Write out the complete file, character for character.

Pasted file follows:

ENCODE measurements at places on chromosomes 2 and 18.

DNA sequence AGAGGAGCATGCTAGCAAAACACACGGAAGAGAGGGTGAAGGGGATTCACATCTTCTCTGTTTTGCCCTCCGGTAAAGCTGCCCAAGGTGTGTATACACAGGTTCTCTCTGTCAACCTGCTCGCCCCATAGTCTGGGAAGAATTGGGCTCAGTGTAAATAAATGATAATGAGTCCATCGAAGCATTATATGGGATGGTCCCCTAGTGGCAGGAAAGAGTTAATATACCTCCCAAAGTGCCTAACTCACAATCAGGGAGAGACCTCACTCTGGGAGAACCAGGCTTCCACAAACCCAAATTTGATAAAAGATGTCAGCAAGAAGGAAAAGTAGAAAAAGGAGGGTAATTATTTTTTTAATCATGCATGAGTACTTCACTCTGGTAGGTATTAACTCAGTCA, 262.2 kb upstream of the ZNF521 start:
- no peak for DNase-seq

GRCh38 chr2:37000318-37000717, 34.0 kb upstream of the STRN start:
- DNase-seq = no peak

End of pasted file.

ENCODE measurements at places on chromosomes 2 and 18.

DNA sequence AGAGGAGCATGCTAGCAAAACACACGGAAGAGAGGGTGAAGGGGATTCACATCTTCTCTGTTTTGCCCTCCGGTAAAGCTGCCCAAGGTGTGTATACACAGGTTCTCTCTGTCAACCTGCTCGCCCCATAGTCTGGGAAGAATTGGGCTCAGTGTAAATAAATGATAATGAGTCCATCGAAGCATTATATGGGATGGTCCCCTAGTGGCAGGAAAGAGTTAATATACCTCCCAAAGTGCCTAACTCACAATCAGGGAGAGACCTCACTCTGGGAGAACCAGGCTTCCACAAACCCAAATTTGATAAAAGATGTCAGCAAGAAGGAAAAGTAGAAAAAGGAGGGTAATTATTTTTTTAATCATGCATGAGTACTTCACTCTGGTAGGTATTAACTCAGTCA, 262.2 kb upstream of the ZNF521 start:
- no peak for DNase-seq

GRCh38 chr2:37000318-37000717, 34.0 kb upstream of the STRN start:
- DNase-seq = no peak